Weekend Excursion to Seville: A City Full of History and Folklore
Leticia, SAI Barcelona
April 4, 2018

We caught up with SAI Barcelona Program Coordinator Leticia, who is contributing to our blog this month. Leticia recounts her weekend student excursion to the sunny, southern town of Seville.  

I have lived in Andalusia for a few years and I have explored Spain’s southern region several times. I was certain that the beauty of Seville and its cultural heritage would fascinate our SAI students as much as it fascinates me every time I visit the South. February was the perfect time for our inclusive weekend excursion to Seville because the city wasn’t suffocated by tourists yet, as it usually happens during the warmest months of the year. Also, we could still enjoy the charming magnetism of Spain’s fourth largest city.

Plaza de Espana in Seville

On February 2nd, the SAI Barcelona team and all 41 students embarked on a five and a half hour journey to Southern Spain. The plan was to take a train from Barcelona-Sants Train Station early in the morning to Sevilla-Santa Justa Train Station. We were so thrilled to see how such a different group of people would bond together and how they would encounter such a different culture from Northern Spain! The train journey was a fun experience for our students, riding the rails from North to South, just the way Europeans love to travel. It gave us the chance to see a lot of beautiful scenery, from snowed regions to the sunny Andalusia.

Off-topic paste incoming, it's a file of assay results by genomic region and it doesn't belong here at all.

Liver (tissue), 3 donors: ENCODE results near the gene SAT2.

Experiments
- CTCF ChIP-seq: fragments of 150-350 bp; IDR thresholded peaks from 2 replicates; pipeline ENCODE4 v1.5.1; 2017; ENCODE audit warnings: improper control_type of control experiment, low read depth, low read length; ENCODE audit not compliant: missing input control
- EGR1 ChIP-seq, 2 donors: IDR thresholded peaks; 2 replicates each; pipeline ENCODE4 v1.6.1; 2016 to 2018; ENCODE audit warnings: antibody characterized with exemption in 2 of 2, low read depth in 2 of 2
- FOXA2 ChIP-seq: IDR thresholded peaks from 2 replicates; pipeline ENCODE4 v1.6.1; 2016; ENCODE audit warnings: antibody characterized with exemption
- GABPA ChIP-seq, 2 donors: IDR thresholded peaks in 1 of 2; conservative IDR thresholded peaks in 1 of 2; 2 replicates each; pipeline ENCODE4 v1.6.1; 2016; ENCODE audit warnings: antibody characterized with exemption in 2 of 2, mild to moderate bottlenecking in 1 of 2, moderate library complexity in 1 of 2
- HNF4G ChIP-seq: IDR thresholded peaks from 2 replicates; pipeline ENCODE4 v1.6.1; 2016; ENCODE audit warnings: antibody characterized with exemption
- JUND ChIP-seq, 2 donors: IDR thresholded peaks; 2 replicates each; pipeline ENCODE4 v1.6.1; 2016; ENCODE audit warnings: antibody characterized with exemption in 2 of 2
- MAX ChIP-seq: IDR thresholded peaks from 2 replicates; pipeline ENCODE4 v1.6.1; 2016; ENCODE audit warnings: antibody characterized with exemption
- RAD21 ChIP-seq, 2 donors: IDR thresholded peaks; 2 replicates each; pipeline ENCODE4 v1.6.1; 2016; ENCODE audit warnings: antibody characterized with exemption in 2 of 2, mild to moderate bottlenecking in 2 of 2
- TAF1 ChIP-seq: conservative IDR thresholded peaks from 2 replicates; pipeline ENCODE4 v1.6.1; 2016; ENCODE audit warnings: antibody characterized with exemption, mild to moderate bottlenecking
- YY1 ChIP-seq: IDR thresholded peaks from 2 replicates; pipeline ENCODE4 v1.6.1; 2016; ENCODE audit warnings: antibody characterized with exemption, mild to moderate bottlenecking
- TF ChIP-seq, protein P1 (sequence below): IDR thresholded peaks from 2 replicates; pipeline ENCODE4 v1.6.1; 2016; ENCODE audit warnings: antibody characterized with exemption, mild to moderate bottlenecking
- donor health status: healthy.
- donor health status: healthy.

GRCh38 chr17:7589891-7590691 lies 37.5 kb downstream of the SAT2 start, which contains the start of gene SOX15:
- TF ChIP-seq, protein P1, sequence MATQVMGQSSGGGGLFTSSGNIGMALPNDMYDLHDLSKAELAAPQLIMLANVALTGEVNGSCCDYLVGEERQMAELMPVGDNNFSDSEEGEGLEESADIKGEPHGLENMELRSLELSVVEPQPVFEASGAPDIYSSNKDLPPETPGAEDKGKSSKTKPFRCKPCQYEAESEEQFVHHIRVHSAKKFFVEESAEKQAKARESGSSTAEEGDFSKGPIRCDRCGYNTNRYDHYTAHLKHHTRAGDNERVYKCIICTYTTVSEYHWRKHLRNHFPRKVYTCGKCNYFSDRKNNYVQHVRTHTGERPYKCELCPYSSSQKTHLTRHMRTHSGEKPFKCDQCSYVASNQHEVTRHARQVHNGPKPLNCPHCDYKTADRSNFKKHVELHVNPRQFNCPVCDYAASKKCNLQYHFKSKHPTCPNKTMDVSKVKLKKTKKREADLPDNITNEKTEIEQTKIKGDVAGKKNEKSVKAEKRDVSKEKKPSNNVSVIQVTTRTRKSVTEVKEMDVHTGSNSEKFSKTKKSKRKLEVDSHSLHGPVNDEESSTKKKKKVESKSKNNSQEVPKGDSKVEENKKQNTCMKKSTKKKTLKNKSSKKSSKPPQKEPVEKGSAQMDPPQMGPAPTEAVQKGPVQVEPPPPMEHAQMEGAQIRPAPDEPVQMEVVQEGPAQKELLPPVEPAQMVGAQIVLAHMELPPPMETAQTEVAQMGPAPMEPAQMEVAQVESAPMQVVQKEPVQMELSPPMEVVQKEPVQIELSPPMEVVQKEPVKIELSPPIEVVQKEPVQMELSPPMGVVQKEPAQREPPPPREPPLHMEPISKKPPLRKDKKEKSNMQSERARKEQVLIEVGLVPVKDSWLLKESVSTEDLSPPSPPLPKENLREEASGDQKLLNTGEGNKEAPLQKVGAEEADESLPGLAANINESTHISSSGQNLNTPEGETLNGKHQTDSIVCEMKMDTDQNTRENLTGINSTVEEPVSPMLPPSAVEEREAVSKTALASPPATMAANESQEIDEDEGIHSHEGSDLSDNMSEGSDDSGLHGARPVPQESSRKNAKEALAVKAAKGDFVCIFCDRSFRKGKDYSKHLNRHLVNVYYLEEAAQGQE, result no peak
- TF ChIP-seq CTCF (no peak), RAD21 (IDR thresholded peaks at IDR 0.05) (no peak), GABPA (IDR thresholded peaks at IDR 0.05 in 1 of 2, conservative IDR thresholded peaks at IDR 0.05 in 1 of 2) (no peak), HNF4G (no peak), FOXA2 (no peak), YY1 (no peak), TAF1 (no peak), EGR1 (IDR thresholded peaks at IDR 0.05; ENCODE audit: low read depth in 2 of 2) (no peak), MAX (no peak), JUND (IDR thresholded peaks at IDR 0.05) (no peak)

Biking Tour around Seville

Seville finally welcomed us with its abundant sun and warmth, matching perfectly with the enthusiasm of the whole group as they prepared for the upcoming activities. As soon as the whole group was on their bikes the guides took us around the main places in the old town. It was very entertaining pedalling through the stone pavements of the city while seeing the historical buildings and squares of this Andalusian town for the first time. We had already fallen in love with Seville by the time we arrived to our last stop, Plaza de España, located in the Parque de María Luisa. It is an architectural ensemble that was built in 1928 for the Ibero-American Exposition of 1929 and mixes elements of the Renaissance Revival and Moorish Revival of Spanish architecture. It is a must in the city! There you can find improvised Flamenco performances or guitarists playing for locals and visitors. We had such a great time! We learned a lot about the history of the city from the guides, two of our students rode a tandem bicycle, and we took tons of pictures and caught the best lighting; a stunning sunset that accompanied us throughout the last ride alongside the Guadalquivir River, the Torre del Oro, and the Triana bridge. After that, we finally went back to the hotel to rest for a few minutes and get ready for dinner.

Two of our Spring 2018 students on a tandem bicycle

Local Cuisine